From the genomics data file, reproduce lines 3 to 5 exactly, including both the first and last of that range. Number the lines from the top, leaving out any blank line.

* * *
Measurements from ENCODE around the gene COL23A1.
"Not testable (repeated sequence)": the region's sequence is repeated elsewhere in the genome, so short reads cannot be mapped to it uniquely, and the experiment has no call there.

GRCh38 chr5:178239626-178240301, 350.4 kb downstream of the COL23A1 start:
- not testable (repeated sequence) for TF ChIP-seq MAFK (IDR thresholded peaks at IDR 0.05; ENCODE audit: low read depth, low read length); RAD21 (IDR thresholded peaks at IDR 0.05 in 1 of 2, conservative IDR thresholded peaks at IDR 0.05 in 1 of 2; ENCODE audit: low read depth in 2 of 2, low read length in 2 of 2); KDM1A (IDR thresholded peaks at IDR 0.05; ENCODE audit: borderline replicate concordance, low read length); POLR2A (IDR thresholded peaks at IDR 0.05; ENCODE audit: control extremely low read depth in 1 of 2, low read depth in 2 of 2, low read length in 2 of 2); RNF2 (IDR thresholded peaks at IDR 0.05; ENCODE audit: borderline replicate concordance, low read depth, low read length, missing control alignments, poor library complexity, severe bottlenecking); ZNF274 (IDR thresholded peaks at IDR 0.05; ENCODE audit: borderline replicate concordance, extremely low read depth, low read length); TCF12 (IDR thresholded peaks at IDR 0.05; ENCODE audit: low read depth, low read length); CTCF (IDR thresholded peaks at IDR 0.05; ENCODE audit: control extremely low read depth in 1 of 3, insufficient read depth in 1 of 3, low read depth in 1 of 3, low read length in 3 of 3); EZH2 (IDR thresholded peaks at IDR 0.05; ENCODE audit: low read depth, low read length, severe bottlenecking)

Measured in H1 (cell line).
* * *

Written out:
GRCh38 chr5:178239626-178240301, 350.4 kb downstream of the COL23A1 start:
- not testable (repeated sequence) for TF ChIP-seq MAFK (IDR thresholded peaks at IDR 0.05; ENCODE audit: low read depth, low read length); RAD21 (IDR thresholded peaks at IDR 0.05 in 1 of 2, conservative IDR thresholded peaks at IDR 0.05 in 1 of 2; ENCODE audit: low read depth in 2 of 2, low read length in 2 of 2); KDM1A (IDR thresholded peaks at IDR 0.05; ENCODE audit: borderline replicate concordance, low read length); POLR2A (IDR thresholded peaks at IDR 0.05; ENCODE audit: control extremely low read depth in 1 of 2, low read depth in 2 of 2, low read length in 2 of 2); RNF2 (IDR thresholded peaks at IDR 0.05; ENCODE audit: borderline replicate concordance, low read depth, low read length, missing control alignments, poor library complexity, severe bottlenecking); ZNF274 (IDR thresholded peaks at IDR 0.05; ENCODE audit: borderline replicate concordance, extremely low read depth, low read length); TCF12 (IDR thresholded peaks at IDR 0.05; ENCODE audit: low read depth, low read length); CTCF (IDR thresholded peaks at IDR 0.05; ENCODE audit: control extremely low read depth in 1 of 3, insufficient read depth in 1 of 3, low read depth in 1 of 3, low read length in 3 of 3); EZH2 (IDR thresholded peaks at IDR 0.05; ENCODE audit: low read depth, low read length, severe bottlenecking)

Measured in H1 (cell line).